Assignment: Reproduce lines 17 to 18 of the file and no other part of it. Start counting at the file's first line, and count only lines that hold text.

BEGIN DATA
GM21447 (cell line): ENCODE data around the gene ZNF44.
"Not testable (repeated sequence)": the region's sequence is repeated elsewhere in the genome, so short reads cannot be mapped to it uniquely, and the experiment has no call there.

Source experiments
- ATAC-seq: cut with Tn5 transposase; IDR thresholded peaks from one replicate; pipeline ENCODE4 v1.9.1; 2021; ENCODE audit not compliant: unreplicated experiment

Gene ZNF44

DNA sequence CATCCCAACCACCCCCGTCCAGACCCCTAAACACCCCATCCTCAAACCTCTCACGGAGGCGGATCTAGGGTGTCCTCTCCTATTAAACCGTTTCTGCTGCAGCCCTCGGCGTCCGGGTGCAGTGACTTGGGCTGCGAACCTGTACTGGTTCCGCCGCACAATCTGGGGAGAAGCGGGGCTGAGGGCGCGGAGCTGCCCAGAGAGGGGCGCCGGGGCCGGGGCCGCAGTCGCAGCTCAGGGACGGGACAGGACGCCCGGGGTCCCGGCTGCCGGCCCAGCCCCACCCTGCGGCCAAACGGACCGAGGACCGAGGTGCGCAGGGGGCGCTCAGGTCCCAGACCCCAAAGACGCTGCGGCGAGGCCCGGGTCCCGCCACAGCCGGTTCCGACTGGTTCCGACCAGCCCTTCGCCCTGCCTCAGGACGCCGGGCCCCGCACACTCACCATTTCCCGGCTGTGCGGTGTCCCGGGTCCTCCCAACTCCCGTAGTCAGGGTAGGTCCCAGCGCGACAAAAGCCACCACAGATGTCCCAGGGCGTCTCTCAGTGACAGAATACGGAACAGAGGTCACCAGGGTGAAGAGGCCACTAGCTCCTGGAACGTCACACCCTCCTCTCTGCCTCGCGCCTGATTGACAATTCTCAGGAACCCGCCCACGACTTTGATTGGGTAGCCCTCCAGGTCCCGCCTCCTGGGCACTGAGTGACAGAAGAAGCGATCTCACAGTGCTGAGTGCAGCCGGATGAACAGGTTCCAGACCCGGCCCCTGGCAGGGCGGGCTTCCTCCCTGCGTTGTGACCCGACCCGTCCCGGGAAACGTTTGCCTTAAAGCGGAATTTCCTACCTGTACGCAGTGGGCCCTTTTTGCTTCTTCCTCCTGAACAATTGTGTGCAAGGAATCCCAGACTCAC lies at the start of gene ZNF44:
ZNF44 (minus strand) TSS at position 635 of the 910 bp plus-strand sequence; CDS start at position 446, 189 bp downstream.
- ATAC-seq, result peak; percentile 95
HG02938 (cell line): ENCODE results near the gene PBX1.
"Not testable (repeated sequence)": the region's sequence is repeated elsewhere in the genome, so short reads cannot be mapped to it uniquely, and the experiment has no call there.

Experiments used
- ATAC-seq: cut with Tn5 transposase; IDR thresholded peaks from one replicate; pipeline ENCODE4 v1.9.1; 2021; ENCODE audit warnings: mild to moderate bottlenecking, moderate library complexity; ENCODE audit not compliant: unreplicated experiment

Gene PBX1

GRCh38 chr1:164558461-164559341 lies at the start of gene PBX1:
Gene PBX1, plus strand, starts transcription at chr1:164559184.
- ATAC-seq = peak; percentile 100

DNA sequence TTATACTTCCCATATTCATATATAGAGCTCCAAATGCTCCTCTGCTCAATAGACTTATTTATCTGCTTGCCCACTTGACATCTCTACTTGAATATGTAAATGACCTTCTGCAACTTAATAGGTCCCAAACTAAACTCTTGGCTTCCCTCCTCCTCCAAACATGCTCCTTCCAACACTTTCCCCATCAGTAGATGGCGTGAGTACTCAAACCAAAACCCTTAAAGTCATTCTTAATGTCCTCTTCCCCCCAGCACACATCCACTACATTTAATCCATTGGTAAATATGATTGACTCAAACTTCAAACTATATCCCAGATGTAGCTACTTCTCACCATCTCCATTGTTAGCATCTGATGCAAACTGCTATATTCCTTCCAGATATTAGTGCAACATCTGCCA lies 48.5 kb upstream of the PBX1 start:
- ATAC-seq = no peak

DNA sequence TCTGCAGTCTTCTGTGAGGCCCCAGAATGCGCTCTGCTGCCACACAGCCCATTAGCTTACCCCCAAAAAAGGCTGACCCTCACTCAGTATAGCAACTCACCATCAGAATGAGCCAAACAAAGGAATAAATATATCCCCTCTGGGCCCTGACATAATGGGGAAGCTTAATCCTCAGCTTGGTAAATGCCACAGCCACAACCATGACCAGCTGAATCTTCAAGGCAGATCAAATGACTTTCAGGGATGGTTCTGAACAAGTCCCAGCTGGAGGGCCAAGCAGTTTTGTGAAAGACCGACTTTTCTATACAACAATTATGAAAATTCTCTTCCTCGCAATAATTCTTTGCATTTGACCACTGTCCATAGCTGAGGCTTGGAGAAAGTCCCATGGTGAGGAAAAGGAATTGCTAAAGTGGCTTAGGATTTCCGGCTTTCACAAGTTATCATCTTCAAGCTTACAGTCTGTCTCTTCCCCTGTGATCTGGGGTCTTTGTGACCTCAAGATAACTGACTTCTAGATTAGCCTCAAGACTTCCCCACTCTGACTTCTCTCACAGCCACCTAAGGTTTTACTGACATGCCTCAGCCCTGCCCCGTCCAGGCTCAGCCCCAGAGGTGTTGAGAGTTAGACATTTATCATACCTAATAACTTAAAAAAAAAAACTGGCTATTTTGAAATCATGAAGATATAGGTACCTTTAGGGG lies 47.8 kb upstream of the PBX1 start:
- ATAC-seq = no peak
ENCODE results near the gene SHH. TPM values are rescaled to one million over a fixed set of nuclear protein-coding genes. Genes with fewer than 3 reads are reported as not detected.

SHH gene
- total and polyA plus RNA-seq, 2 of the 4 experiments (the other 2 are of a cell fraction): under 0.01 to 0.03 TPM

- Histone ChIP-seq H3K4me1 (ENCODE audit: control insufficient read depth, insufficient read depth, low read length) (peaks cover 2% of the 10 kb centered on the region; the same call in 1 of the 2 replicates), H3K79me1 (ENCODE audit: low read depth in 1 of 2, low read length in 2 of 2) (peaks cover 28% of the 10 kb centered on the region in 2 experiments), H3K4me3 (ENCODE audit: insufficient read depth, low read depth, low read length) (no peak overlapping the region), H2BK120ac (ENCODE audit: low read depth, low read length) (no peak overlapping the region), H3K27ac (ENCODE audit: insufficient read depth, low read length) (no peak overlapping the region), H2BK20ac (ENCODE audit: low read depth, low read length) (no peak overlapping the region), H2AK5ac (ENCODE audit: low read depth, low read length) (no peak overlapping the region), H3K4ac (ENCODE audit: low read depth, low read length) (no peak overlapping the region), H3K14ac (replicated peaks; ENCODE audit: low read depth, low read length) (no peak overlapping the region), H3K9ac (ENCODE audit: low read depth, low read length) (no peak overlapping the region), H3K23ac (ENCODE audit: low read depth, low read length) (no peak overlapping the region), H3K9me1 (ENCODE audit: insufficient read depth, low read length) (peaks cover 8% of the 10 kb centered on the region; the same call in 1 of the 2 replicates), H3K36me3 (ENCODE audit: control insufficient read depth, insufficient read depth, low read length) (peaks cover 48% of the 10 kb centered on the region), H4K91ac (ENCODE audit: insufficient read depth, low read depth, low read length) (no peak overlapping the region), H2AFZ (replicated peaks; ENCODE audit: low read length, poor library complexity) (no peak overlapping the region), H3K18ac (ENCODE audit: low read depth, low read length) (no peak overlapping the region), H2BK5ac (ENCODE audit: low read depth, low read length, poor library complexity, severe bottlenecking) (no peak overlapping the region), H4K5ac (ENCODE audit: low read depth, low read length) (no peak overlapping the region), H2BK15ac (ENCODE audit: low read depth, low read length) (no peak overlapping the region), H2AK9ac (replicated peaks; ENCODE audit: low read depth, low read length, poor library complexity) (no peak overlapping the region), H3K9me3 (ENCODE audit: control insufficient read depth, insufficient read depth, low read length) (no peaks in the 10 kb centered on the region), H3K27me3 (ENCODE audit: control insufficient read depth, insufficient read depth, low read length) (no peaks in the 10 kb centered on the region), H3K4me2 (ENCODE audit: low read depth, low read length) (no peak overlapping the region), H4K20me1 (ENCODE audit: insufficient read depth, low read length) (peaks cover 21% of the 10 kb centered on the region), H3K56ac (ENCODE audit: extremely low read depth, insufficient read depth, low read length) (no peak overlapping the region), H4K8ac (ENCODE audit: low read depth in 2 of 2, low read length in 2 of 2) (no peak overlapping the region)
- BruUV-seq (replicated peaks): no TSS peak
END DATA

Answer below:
DNA sequence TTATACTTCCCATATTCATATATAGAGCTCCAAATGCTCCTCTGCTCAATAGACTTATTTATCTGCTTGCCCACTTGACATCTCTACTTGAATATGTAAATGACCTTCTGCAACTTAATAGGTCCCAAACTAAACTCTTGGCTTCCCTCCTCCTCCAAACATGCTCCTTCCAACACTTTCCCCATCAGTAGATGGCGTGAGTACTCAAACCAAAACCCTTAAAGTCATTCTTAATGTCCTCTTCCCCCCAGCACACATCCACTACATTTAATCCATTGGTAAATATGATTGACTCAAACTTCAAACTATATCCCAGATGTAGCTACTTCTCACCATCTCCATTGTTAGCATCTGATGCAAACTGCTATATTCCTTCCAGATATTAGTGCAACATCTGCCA lies 48.5 kb upstream of the PBX1 start:
- ATAC-seq = no peak